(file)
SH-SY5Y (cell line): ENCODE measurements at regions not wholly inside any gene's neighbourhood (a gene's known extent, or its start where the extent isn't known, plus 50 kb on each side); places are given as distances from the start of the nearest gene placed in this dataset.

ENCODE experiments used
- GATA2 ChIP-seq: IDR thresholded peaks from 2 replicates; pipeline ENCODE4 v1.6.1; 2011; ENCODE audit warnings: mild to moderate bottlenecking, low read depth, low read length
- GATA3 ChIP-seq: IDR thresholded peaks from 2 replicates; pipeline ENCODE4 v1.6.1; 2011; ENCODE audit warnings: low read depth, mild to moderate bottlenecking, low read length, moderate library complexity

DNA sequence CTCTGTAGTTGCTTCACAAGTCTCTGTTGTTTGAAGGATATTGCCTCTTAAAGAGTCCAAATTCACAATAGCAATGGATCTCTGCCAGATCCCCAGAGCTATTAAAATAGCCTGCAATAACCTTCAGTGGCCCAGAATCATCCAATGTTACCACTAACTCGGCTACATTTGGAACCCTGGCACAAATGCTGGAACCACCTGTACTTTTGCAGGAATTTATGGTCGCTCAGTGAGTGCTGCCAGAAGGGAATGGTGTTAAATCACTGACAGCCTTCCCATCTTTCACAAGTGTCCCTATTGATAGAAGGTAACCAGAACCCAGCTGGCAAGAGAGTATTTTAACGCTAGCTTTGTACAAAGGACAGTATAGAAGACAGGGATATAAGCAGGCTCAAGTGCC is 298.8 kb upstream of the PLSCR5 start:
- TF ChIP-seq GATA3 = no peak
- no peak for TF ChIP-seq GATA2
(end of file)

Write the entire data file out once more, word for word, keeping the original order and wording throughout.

SH-SY5Y (cell line): ENCODE measurements at regions not wholly inside any gene's neighbourhood (a gene's known extent, or its start where the extent isn't known, plus 50 kb on each side); places are given as distances from the start of the nearest gene placed in this dataset.

ENCODE experiments used
- GATA2 ChIP-seq: IDR thresholded peaks from 2 replicates; pipeline ENCODE4 v1.6.1; 2011; ENCODE audit warnings: mild to moderate bottlenecking, low read depth, low read length
- GATA3 ChIP-seq: IDR thresholded peaks from 2 replicates; pipeline ENCODE4 v1.6.1; 2011; ENCODE audit warnings: low read depth, mild to moderate bottlenecking, low read length, moderate library complexity

DNA sequence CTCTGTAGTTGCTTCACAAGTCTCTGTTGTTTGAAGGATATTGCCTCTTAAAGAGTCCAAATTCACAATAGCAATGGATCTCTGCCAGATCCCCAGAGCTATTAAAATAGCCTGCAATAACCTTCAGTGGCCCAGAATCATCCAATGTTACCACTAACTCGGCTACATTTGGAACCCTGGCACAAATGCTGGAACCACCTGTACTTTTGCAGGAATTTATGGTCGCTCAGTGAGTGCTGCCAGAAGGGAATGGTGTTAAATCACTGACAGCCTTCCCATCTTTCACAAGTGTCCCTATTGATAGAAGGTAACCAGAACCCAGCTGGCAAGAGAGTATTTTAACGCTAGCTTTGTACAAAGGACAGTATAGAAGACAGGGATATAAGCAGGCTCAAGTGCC is 298.8 kb upstream of the PLSCR5 start:
- TF ChIP-seq GATA3 = no peak
- no peak for TF ChIP-seq GATA2